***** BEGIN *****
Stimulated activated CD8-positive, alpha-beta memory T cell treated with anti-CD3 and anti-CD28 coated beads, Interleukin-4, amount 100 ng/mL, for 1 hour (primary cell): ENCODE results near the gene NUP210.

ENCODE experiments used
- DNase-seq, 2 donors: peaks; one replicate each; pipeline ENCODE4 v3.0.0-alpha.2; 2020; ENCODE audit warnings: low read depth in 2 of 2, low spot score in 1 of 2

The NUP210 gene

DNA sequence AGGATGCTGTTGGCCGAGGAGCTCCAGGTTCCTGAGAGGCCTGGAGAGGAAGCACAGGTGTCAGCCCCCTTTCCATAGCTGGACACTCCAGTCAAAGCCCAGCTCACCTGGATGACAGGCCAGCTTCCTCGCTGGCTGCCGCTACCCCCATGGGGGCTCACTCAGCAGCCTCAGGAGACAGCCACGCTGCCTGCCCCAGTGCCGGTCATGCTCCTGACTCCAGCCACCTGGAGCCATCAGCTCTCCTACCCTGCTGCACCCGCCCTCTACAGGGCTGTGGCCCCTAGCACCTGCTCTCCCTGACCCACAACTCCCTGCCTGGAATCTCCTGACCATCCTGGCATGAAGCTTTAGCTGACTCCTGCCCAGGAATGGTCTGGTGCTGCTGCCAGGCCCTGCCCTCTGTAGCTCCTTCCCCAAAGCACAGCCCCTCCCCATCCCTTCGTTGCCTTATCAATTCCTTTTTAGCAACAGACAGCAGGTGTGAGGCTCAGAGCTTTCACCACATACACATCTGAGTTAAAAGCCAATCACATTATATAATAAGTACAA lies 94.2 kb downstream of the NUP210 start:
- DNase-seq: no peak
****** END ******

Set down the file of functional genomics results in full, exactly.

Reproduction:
Stimulated activated CD8-positive, alpha-beta memory T cell treated with anti-CD3 and anti-CD28 coated beads, Interleukin-4, amount 100 ng/mL, for 1 hour (primary cell): ENCODE results near the gene NUP210.

ENCODE experiments used
- DNase-seq, 2 donors: peaks; one replicate each; pipeline ENCODE4 v3.0.0-alpha.2; 2020; ENCODE audit warnings: low read depth in 2 of 2, low spot score in 1 of 2

The NUP210 gene

DNA sequence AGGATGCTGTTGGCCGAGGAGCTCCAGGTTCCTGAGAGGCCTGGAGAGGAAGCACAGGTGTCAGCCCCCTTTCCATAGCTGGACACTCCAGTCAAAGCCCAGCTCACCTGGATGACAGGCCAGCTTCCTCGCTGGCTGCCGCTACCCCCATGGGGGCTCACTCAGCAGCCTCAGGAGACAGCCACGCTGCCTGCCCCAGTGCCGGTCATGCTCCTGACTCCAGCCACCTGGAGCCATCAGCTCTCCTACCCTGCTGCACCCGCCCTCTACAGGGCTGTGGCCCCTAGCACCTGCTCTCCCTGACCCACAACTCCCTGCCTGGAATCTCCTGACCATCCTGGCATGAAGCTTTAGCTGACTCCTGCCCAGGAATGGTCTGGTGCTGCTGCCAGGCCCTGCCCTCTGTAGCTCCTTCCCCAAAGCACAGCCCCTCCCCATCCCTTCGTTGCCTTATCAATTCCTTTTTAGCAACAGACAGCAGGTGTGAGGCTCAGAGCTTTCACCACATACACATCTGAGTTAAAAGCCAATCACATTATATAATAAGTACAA lies 94.2 kb downstream of the NUP210 start:
- DNase-seq: no peak